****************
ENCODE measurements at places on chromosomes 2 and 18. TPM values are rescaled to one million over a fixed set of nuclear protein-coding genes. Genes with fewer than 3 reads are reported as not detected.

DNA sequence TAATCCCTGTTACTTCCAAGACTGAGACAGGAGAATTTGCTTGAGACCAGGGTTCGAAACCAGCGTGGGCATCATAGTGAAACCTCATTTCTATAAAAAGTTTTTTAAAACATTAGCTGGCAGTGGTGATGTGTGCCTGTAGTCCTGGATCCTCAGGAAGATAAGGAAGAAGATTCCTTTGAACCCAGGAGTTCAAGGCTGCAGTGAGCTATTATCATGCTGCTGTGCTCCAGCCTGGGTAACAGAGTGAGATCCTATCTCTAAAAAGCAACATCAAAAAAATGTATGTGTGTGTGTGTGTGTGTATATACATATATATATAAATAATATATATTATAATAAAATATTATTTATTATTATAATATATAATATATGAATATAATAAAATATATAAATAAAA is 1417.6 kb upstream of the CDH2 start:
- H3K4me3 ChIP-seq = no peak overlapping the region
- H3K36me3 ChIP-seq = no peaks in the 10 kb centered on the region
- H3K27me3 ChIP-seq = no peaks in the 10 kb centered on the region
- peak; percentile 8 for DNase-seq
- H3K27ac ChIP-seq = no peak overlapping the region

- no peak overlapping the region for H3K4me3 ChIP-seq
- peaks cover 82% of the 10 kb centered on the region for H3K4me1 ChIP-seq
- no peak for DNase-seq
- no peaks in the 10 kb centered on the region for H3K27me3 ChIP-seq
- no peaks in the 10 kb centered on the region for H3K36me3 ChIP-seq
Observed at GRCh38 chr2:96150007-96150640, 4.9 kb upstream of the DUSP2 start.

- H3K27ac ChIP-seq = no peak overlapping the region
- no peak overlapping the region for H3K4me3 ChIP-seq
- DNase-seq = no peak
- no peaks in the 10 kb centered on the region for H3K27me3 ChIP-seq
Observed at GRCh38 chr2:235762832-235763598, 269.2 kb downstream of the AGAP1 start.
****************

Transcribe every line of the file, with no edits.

ENCODE measurements at places on chromosomes 2 and 18. TPM values are rescaled to one million over a fixed set of nuclear protein-coding genes. Genes with fewer than 3 reads are reported as not detected.

DNA sequence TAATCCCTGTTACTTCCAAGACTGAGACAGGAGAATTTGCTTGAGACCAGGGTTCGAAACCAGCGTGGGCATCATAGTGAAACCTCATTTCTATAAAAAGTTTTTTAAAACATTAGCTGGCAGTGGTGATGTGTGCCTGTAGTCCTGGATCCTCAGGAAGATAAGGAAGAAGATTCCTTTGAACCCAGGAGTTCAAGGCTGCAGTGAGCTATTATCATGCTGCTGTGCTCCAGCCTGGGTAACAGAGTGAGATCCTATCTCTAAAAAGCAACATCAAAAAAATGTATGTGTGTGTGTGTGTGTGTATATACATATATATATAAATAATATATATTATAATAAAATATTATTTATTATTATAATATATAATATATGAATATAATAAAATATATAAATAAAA is 1417.6 kb upstream of the CDH2 start:
- H3K4me3 ChIP-seq = no peak overlapping the region
- H3K36me3 ChIP-seq = no peaks in the 10 kb centered on the region
- H3K27me3 ChIP-seq = no peaks in the 10 kb centered on the region
- peak; percentile 8 for DNase-seq
- H3K27ac ChIP-seq = no peak overlapping the region

- no peak overlapping the region for H3K4me3 ChIP-seq
- peaks cover 82% of the 10 kb centered on the region for H3K4me1 ChIP-seq
- no peak for DNase-seq
- no peaks in the 10 kb centered on the region for H3K27me3 ChIP-seq
- no peaks in the 10 kb centered on the region for H3K36me3 ChIP-seq
Observed at GRCh38 chr2:96150007-96150640, 4.9 kb upstream of the DUSP2 start.

- H3K27ac ChIP-seq = no peak overlapping the region
- no peak overlapping the region for H3K4me3 ChIP-seq
- DNase-seq = no peak
- no peaks in the 10 kb centered on the region for H3K27me3 ChIP-seq
Observed at GRCh38 chr2:235762832-235763598, 269.2 kb downstream of the AGAP1 start.